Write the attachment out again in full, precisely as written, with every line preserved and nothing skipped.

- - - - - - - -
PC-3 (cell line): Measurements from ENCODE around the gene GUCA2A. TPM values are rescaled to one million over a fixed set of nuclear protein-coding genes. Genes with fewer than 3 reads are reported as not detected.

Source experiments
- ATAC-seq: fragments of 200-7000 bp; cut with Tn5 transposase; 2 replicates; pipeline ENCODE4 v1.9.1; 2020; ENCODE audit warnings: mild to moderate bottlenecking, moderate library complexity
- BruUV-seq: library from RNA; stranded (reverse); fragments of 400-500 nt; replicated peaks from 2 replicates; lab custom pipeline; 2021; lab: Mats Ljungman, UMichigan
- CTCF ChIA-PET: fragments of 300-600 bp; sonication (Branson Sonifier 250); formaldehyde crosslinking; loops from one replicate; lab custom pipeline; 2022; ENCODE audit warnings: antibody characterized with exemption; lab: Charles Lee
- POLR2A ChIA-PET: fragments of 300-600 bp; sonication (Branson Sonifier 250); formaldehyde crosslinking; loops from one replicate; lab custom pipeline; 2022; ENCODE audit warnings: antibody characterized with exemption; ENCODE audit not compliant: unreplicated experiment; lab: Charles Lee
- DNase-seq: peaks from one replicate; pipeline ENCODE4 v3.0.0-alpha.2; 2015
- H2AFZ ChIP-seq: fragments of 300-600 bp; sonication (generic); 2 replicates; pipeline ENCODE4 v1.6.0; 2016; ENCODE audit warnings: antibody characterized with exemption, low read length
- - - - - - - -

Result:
PC-3 (cell line): Measurements from ENCODE around the gene GUCA2A. TPM values are rescaled to one million over a fixed set of nuclear protein-coding genes. Genes with fewer than 3 reads are reported as not detected.

Source experiments
- ATAC-seq: fragments of 200-7000 bp; cut with Tn5 transposase; 2 replicates; pipeline ENCODE4 v1.9.1; 2020; ENCODE audit warnings: mild to moderate bottlenecking, moderate library complexity
- BruUV-seq: library from RNA; stranded (reverse); fragments of 400-500 nt; replicated peaks from 2 replicates; lab custom pipeline; 2021; lab: Mats Ljungman, UMichigan
- CTCF ChIA-PET: fragments of 300-600 bp; sonication (Branson Sonifier 250); formaldehyde crosslinking; loops from one replicate; lab custom pipeline; 2022; ENCODE audit warnings: antibody characterized with exemption; lab: Charles Lee
- POLR2A ChIA-PET: fragments of 300-600 bp; sonication (Branson Sonifier 250); formaldehyde crosslinking; loops from one replicate; lab custom pipeline; 2022; ENCODE audit warnings: antibody characterized with exemption; ENCODE audit not compliant: unreplicated experiment; lab: Charles Lee
- DNase-seq: peaks from one replicate; pipeline ENCODE4 v3.0.0-alpha.2; 2015
- H2AFZ ChIP-seq: fragments of 300-600 bp; sonication (generic); 2 replicates; pipeline ENCODE4 v1.6.0; 2016; ENCODE audit warnings: antibody characterized with exemption, low read length